The HITECH incentive plan (estimated at around $38 billon) was established to provide up to $44,000 to every outpatient physician who uses a "certified" EMR in a "meaningful" way (as well as $2-$3 million to each hospital). While its spirit has good intentions, I don't believe they will create a significant amount of new adoption in the outpatient arena because
- The amounts are too low (most systems cost much more to implement).
- There are severe shortages of qualified staff to help physicians convert from a paper to computerized system - a challenging task that includes IT knowledge, workflow redesign and general change management skills.
- The EMR systems are just not very good - both in form and function. See earlier blogs of mine about poor EMR Usability, from April and August, as well as a nice report by Dr. Peter Basch on the problems with current systems. Also check out a new podcast on EMR Usability in which I, and an IT Usability expert, discuss this topic in detail. Finally, here is the HIMSS WhitePaper on EMR Usability: http://www.himss.org/content/files/HIMSS_DefiningandTestingEMRUsability.pdf
So let's review two reasonable options - which are not mutually exclusive:
Change the Underlying Healthcare Reimbursement System
The government could forget the "on-time incentive" idea, and instead focus on long-term reimbursement changes that support quality and efficiency. As we know, our current reimbursement system mainly pays for the volume of "face-to-face visits". EMRs usually slow providers down, although can help them increase their coding levels for higher reimbursement. At best, it's a draw. What if the reimbursement system were instead based on quality (e.g. Pay for Performance) and efficiency (e.g. take care of patients, whether face to face, email or phone)? An EMR has much more potential to help here - by using decision support, establishing registries, and allowing for easy electronic communications. In other words, the government can just help set the reimbursement guidelines to focus on quality and efficiency, and then let the market work on optimizing care in line with that.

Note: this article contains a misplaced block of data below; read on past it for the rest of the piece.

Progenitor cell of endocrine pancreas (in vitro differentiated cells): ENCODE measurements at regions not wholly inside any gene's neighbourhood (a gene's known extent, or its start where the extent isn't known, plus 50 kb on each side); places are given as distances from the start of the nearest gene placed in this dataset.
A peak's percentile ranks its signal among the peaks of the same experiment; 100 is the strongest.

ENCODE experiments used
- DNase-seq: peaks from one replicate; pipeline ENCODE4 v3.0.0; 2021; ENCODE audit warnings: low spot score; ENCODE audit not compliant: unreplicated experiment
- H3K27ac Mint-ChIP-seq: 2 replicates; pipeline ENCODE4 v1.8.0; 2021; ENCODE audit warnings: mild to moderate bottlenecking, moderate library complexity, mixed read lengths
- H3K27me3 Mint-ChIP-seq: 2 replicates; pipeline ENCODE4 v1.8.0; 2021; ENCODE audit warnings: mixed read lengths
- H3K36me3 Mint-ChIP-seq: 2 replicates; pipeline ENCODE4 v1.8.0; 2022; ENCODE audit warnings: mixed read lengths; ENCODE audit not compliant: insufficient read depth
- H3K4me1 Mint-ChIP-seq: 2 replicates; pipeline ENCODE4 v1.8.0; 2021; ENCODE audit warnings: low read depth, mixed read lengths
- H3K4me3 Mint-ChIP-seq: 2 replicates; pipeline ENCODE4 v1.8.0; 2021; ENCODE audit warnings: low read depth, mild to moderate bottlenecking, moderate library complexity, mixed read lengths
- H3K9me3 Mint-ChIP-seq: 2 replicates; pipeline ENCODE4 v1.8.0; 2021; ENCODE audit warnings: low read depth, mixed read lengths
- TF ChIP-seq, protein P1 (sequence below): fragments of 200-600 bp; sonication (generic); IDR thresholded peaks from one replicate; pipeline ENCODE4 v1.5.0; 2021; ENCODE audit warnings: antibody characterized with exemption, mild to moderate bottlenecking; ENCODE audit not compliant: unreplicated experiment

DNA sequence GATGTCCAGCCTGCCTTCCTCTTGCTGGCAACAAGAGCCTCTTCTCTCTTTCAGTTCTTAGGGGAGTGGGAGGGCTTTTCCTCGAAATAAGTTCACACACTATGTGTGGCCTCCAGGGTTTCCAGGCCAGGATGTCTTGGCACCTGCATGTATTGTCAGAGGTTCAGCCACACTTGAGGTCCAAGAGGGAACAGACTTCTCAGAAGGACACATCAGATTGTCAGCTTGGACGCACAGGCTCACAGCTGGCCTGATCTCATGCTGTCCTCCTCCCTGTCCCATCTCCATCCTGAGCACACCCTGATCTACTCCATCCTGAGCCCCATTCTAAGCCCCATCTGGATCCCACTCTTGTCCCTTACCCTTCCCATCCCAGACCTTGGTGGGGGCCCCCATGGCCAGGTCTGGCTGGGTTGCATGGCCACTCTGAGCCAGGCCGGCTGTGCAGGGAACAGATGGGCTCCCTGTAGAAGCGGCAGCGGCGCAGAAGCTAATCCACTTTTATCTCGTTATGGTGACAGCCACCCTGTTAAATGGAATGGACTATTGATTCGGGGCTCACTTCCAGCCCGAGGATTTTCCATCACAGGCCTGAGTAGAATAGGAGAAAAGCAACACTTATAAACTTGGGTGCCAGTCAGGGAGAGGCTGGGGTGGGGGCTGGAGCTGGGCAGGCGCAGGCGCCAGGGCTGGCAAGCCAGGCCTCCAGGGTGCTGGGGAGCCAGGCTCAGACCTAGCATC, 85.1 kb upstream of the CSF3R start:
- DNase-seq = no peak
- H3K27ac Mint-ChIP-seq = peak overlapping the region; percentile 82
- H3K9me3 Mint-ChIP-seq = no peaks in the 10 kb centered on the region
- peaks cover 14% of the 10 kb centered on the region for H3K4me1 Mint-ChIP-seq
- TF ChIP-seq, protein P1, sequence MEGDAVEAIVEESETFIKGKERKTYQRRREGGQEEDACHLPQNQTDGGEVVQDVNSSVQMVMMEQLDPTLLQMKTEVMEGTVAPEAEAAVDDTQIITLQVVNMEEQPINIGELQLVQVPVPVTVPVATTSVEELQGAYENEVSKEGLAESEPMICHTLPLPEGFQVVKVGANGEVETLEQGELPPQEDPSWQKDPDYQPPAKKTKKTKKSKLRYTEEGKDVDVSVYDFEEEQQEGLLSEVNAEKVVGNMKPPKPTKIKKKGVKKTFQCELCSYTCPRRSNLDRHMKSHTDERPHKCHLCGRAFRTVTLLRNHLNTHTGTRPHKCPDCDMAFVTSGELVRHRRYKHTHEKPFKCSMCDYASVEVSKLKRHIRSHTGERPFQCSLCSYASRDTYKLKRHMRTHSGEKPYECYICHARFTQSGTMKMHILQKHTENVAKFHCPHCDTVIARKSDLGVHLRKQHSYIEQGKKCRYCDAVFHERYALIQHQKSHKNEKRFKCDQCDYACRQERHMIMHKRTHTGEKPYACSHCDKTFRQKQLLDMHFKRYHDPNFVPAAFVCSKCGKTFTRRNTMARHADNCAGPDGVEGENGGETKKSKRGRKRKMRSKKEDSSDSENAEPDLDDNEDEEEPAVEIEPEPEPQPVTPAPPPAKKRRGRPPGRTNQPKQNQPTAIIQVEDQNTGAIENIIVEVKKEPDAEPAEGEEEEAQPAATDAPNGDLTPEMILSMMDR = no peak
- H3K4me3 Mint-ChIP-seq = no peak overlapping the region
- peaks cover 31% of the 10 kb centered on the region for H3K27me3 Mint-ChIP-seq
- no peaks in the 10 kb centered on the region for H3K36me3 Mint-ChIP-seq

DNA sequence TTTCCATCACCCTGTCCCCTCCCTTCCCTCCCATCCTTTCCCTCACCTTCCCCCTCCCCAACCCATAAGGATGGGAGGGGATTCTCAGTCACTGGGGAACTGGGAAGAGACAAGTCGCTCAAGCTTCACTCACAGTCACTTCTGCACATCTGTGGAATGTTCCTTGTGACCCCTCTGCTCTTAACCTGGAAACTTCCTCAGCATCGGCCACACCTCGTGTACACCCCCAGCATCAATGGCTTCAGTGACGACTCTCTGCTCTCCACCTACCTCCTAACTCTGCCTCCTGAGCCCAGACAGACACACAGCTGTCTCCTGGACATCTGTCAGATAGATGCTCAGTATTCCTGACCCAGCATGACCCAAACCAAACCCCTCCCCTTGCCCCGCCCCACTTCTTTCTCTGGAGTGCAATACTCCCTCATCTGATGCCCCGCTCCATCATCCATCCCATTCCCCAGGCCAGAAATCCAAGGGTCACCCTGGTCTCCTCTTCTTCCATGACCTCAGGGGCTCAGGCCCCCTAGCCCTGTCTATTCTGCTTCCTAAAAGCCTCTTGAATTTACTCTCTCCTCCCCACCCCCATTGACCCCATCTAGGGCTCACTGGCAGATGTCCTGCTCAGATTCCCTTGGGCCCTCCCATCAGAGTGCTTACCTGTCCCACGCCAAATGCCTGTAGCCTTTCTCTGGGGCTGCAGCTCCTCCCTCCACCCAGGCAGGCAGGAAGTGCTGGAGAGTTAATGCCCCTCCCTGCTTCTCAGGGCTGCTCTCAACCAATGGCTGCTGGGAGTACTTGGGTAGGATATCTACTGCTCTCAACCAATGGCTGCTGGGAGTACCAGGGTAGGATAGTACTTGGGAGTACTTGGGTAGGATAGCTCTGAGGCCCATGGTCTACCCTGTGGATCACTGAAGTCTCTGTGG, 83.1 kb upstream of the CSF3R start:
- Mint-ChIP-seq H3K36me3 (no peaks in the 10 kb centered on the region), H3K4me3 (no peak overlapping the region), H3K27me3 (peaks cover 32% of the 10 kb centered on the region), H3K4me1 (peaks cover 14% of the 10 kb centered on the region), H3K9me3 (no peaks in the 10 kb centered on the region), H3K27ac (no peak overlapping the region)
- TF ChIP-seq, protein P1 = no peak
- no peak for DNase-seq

Create a Single Healthcare Data Platform
For a fraction of that same $39 billion dollars, the government could rather easily create a single data model and warehouse upon which all other applications can reside - thus solving standards and interoperability issues, increasing adoption, and creating a free market for the "best applications" out there. In fact, a conspiracy theorist might even suggest that the government assumes the current HITECH plan will fail...and thus they put a clause in the plan that says if there is not significant adoption by 2015 - the government can release some type of universal EMR...maybe the universal health database is what makes the most sense?
Several of us have been talking about this "iPhone" like platform in the past year, and here is a link to an interesting meeting that happened in May 2009, which resulted in the following: Ten Principles for Fostering Development of an “iPhone-like” Platform for Healthcare Information Technology
And here are some videos from this meeting: